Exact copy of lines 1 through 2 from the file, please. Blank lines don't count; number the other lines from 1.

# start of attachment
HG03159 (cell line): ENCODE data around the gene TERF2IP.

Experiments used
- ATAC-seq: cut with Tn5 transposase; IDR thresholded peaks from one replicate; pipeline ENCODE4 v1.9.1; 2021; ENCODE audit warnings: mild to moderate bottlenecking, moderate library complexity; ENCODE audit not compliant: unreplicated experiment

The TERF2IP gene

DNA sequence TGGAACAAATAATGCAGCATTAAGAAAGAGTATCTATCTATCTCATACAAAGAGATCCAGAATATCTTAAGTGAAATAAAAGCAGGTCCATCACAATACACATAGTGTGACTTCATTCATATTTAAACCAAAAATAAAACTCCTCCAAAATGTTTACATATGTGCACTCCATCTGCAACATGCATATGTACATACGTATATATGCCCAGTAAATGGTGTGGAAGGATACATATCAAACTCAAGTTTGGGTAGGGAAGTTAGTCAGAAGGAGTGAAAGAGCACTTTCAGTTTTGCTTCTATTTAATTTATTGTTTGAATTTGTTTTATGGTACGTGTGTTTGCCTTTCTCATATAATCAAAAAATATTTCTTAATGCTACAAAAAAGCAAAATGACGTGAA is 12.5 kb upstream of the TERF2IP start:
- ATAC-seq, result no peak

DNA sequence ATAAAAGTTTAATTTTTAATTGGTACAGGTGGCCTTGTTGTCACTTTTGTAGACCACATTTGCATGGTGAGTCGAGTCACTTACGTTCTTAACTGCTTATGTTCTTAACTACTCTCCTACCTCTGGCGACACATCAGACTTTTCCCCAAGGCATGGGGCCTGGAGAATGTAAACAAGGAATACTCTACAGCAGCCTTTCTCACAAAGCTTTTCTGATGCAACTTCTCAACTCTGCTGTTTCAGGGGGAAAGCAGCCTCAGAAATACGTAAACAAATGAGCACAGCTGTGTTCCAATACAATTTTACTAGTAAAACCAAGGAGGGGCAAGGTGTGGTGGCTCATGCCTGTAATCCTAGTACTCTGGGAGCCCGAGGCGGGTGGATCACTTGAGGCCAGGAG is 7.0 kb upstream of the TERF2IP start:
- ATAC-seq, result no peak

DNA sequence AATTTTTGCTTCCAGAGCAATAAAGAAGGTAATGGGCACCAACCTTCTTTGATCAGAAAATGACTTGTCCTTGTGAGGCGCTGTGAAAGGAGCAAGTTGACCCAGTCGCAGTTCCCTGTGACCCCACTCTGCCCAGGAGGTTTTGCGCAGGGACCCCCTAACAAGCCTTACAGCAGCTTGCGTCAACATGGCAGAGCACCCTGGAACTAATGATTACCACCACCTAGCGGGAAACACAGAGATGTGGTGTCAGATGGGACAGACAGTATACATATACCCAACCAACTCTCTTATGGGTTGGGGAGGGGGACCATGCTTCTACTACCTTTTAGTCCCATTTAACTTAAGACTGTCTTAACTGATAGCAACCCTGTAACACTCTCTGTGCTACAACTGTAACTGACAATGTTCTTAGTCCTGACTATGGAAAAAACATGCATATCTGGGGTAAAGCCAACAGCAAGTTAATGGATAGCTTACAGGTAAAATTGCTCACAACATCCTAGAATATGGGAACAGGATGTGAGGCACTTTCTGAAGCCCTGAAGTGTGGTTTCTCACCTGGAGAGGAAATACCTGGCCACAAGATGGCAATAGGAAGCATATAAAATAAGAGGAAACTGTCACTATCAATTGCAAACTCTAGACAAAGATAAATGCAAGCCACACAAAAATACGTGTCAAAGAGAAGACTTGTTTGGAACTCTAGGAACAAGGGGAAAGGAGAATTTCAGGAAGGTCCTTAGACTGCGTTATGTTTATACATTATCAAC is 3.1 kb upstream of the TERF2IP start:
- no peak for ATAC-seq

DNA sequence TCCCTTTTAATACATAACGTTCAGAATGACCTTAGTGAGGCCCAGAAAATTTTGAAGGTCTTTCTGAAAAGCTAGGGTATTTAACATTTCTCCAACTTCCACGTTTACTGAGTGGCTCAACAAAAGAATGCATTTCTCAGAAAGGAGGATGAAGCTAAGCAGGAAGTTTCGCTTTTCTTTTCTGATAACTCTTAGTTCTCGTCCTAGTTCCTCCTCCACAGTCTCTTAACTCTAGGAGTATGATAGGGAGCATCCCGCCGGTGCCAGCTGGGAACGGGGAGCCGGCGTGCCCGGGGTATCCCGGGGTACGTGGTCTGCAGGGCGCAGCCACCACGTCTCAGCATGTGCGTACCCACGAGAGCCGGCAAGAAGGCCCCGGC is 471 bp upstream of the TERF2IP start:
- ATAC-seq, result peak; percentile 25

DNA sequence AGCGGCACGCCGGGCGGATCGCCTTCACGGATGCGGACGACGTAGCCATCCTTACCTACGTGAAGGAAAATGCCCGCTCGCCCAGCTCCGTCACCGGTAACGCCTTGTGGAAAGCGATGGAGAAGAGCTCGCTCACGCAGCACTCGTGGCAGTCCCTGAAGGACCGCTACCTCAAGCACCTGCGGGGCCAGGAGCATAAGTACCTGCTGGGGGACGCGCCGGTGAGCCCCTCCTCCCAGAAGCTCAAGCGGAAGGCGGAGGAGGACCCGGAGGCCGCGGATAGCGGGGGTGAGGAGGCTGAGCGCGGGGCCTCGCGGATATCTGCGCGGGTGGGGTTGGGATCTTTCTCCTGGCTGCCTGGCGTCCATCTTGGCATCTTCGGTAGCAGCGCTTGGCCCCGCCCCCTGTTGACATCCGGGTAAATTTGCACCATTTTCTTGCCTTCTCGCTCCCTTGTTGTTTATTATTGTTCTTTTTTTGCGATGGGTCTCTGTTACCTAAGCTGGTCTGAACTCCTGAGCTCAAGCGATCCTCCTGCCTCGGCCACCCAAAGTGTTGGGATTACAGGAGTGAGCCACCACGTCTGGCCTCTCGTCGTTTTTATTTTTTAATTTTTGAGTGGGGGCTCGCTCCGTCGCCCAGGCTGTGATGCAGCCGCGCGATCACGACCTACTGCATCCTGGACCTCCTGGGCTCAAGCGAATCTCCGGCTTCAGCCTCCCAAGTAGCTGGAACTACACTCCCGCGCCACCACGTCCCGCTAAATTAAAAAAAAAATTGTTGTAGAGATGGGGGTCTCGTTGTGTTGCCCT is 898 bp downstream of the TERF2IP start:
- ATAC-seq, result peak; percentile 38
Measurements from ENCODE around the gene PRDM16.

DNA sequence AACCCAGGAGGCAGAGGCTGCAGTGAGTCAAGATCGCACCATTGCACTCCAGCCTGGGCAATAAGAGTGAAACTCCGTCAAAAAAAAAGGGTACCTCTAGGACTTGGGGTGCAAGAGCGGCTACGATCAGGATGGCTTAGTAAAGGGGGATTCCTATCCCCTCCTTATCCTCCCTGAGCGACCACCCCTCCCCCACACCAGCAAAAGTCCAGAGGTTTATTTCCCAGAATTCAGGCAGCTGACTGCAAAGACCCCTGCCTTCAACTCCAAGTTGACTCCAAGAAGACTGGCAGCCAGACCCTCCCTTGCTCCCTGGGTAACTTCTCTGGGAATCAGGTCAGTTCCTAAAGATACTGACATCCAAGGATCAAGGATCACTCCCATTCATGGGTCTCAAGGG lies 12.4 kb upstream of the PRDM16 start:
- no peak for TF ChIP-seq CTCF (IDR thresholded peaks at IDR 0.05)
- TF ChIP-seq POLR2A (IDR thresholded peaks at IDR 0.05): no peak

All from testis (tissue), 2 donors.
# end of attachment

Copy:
HG03159 (cell line): ENCODE data around the gene TERF2IP.

Experiments used